KRB Update #2212 – My Patients

Passing a balloon like it was a soccer/football from patient to patient using head, hands and feet while in their hospital beds on bed rest – rolling a ball in the hallway with a small boy with his arm at a 90 degree angle set for healing following burn scar contracture release surgery due to horrible burns – short petite Malagasy women as small as my niece shuffling along the hallway singing praises to God softly as they await their healing and discharge after obstetric fistula surgery and are no longer wet.  This is a taste of life in our hospital where I live and serve.  My commute from my 13’ x 8’ (4 x 2.4 meters) cabin to my office involves walking down one set of stairs and then through the halls of our hospital and takes a total sum of 90 seconds.  That time is if I don’t stop to greet the patients from one of the five hospital wards if they are walking, singing, playing with balloons, or on ride-on-toys in the hallway.

Weekly when calling my Mom, I will ask if she would like to hear a patient story.  I wish to share a few with you:

©2015 Mercy Ships - Photo Credit Elie Sergio Benarson

©2015 Mercy Ships – Photo Credit Elie Sergio Benarson

Mosolo – 10 years old and from a remote village – came to the screening and accepted for surgery for extreme bowed legs (genu varus) – Dr. Frank and team performed the surgery in November and he was in casts for both legs till early February, now they are removed and he has intensive physical therapy – amazing kid.  When I would visit him at Masolo on Stairs IMG_7814 cropped 2the HOPE Center – we walked all around and for one set of stairs, he grabs my hand, his hand on the edge and would swing both legs out and go down two or even three steps at a time (see photo).  He will be discharged soon to start the journey home with his healing and hope restored having been loved and cared for, knowing more of the Father’s love for him.

Berthelin at HCBerthelin – 16 years old from a coastal village north of Toamasina – two days sail in a small boat (he said he slept with lifejacket on).  His before photos of his feet are too horrific to post – but that is not who he is.  He is an artist and an eager-to-learn young man.  He drew a picture for me – I proudly put on my small refrigerator in my cabin and like any artist, I had him sign his name.  His smile lights up Ward A.  He was come twice to Mercy Ships for his surgeries, which included the amputation of his right foot.  He just had ‘bed rest’ restrictions lifted and he is so ‘faly faly’ (happy in Malagasy).  I will have more time with him as we are not sure when he will be finally discharged.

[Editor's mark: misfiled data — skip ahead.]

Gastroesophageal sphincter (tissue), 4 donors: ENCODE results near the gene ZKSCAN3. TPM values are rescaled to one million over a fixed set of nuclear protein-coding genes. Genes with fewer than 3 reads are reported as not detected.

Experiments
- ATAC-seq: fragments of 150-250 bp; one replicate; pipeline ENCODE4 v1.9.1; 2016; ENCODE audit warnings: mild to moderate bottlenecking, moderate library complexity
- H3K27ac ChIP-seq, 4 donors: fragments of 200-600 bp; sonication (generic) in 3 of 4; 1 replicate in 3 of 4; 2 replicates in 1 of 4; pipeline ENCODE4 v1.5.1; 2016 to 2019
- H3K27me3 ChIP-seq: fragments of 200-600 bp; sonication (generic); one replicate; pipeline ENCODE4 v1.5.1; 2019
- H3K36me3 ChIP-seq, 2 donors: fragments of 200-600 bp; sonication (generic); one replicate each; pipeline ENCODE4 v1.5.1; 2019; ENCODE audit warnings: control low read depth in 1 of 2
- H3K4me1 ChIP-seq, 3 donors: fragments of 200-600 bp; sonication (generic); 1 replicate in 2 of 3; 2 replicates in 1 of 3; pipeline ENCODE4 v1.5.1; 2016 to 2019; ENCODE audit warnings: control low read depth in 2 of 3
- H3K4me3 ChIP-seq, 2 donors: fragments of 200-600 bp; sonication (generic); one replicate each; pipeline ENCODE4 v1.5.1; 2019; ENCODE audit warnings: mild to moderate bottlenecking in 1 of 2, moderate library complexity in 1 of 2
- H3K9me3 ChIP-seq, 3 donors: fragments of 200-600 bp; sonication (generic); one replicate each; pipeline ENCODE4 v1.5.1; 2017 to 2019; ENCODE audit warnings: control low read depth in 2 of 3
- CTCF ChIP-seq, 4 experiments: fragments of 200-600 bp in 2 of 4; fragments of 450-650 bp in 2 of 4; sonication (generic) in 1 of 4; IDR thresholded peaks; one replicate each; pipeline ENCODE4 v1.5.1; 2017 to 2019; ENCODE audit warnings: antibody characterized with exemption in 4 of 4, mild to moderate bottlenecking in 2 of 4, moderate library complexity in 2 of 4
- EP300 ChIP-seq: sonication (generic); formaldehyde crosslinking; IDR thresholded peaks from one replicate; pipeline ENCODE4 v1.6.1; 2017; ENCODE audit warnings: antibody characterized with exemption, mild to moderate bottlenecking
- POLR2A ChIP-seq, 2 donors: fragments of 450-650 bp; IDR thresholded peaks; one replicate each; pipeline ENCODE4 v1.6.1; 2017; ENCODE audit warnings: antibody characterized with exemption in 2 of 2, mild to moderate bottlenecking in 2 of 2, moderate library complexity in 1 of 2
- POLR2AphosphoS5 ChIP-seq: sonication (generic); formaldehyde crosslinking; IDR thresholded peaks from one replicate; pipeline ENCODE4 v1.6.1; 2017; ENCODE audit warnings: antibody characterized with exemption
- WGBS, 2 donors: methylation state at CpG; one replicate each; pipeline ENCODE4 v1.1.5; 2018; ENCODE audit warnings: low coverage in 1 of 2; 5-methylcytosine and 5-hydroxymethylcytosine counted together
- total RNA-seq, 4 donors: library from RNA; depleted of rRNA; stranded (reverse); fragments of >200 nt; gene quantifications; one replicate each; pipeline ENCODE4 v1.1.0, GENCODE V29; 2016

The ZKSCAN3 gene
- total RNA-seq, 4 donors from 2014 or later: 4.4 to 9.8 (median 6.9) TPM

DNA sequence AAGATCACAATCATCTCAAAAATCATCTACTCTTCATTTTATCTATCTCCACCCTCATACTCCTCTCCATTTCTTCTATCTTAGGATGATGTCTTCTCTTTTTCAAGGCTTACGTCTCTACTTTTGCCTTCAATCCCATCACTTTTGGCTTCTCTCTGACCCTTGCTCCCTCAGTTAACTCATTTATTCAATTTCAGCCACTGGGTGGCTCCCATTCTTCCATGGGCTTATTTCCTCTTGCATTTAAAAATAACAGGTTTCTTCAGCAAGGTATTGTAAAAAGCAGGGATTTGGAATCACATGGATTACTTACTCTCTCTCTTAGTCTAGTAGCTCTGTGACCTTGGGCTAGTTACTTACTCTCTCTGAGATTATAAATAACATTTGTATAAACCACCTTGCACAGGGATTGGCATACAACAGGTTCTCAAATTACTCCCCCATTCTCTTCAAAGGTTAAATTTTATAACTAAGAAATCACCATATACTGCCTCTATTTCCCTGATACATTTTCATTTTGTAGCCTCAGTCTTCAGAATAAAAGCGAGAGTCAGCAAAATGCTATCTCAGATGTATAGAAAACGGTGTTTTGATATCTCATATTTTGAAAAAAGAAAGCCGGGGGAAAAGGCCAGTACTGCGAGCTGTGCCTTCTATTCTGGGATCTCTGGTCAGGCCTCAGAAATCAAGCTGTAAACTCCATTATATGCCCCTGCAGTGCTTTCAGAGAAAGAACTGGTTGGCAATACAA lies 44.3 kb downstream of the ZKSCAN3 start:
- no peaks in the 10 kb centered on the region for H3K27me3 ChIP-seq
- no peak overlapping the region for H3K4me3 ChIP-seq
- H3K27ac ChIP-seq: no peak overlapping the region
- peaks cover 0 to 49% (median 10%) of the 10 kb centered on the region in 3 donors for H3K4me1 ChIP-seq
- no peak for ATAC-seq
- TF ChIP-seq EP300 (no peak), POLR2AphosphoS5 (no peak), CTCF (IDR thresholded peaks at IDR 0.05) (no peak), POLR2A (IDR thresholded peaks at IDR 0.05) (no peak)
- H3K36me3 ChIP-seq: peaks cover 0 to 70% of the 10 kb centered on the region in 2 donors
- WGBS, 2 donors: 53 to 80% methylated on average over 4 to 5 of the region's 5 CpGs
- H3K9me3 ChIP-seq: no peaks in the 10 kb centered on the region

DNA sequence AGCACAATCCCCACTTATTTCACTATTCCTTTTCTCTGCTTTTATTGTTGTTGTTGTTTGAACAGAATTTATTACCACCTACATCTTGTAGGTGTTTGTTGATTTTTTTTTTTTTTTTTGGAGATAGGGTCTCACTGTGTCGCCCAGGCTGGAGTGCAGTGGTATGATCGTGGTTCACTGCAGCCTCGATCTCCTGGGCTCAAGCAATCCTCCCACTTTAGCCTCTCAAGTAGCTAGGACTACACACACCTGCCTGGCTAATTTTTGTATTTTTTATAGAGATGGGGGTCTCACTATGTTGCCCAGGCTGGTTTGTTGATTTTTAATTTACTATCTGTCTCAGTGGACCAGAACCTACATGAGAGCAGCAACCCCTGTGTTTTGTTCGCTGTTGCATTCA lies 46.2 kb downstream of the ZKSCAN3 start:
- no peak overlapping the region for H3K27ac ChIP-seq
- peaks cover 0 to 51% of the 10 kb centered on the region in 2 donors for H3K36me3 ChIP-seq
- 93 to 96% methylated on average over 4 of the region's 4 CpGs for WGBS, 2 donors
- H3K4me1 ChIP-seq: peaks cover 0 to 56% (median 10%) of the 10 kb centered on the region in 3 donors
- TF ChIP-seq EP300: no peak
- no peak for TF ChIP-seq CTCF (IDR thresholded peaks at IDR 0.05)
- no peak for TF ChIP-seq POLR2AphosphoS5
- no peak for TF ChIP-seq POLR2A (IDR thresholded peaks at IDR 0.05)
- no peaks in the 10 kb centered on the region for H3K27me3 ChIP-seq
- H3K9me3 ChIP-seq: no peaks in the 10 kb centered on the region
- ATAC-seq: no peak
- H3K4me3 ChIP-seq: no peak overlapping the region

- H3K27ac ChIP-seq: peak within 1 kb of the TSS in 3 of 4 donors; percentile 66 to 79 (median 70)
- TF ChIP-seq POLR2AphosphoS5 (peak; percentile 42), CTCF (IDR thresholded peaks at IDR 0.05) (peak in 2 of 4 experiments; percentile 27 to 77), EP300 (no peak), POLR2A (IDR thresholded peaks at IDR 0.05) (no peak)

Sitraka –MGC09109B_SITRAKA_PLS_SB02_LO cropped I first met this 13 year old at HOPE Center as he became friends with Mosolo.  He was born with cleft lip, one of the most common birth defect in the world.  In the US or Europe, surgery would be scheduled and performed as an infant.  In Madagascar, this care is not as accessible.  Sitraka has lived all these years with this – regretfully he has not attended school.  Though, he does worship at his local church and wow can he sing praises to God.  Thankfully, he received his surgery on Tuesday this week and it took a couple days for him to feel better – to look in the Sitraka IMG_7821 croppedmirror and feel his upper lip healed.  Currently, he is at the HOPE Center for a few more days and then he and his cousin can return home restored.

Hope is powerful and I am in awe of how the Lord brings hope back into the lives of our patients and in further awe that He has allowed me to a small part of their stories over these many years.  “We have this hope as an anchor for the soul, firm, and secure.” Hebrews 6:19

Prayer Points:  *our patients full recovery  *those patients still coming as the hospital is open till late May *our patients who have returned home healed *those we were not able to provide surgery for *my own nephew Jeremy, 16 years old, who is fighting cancer back in Indiana